Amicus brief in Wal-Mart Stores Inc. v. Trinity Wall Street

An important function of the API, BRT, and the Chamber (collectively, “amici curiae”) is to represent the interests of their members in matters before Congress, the Executive Branch, and the courts. To that end, the amici curiae regularly file briefs in cases raising issues of concern to the nation’s business community.

At Davos, So Many Topics for Business Leaders

As always, this week's meeting of the World Economic Forum at Davos, Switzerland, offers journalists a wealth of interview possibilities, including sit-downs with CEOs of major global companies who also are members of Business Roundtable.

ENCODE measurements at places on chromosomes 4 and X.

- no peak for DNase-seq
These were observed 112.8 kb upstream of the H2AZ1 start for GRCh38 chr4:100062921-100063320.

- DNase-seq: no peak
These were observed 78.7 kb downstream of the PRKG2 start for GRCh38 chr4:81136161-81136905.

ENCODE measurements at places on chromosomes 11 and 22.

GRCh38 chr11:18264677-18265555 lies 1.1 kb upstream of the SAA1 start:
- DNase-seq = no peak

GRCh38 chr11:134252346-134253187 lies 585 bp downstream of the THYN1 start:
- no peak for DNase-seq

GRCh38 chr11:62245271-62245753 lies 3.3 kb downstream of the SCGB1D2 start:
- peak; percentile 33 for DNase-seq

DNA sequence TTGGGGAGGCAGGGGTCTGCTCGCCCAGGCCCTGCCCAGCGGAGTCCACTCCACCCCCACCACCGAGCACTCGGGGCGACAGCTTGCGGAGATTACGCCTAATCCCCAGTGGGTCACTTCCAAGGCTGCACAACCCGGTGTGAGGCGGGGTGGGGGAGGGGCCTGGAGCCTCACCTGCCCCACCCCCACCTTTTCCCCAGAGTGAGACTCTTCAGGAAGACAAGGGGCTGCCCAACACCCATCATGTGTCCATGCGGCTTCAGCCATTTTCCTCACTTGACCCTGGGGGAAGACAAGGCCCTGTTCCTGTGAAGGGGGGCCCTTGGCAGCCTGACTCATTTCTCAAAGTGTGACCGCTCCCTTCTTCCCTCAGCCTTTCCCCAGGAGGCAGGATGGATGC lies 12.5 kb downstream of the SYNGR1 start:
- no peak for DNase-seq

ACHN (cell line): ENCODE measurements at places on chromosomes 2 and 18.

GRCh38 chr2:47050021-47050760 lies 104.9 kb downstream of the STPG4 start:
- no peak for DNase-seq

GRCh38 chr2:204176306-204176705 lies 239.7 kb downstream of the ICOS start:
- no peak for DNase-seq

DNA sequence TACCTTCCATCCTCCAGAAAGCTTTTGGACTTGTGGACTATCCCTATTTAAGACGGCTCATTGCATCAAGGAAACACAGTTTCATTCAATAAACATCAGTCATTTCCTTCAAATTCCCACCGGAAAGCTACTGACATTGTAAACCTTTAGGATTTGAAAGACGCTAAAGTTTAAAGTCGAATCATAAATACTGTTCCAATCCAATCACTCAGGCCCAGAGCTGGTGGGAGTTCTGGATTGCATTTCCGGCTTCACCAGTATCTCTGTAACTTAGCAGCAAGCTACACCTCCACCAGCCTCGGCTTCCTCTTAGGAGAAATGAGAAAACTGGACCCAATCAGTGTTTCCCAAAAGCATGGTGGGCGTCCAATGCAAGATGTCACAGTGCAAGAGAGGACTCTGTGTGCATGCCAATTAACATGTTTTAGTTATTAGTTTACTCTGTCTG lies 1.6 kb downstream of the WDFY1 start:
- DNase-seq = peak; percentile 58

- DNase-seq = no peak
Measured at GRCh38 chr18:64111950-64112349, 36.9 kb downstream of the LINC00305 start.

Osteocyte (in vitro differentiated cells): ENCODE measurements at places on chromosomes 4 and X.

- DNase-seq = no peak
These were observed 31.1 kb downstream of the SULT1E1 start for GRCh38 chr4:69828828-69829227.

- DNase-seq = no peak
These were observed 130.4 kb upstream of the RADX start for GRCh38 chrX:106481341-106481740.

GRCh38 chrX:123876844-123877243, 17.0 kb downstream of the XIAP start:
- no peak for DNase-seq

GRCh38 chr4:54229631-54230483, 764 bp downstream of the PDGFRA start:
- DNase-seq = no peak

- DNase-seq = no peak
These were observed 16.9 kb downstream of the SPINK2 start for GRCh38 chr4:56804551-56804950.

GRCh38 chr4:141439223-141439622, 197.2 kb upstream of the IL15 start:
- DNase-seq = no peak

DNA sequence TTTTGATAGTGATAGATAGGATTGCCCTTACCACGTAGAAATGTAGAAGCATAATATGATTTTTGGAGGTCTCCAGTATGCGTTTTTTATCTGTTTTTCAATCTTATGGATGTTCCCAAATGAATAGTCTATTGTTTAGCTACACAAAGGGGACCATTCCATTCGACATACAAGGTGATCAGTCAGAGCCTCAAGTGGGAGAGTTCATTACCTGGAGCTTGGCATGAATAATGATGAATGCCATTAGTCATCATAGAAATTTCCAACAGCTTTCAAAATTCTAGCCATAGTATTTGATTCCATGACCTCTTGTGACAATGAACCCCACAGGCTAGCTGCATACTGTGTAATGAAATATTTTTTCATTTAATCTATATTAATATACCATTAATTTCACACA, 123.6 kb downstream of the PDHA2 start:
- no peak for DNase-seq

From CNBC, here's a collection of the most recent interviews, covering a wide range of topics from Aetna's plans to raise its employees' wages, to net neutrality, to the necessity of tax reform and educational quality to improve economic growth. 

We'll add more citations as they come in.

Legislation Lets Companies Better Manage Risk

The Dodd-Frank Act was passed with the intent of exempting companies outside the financial services business from margin and clearing requirements when these companies use derivatives to manage and reduce business risk, rather than taking speculative risk.  Of course, for these companies – known as end-users – the devil turned out to be in the details.

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Committee Priorities

Corporate Governance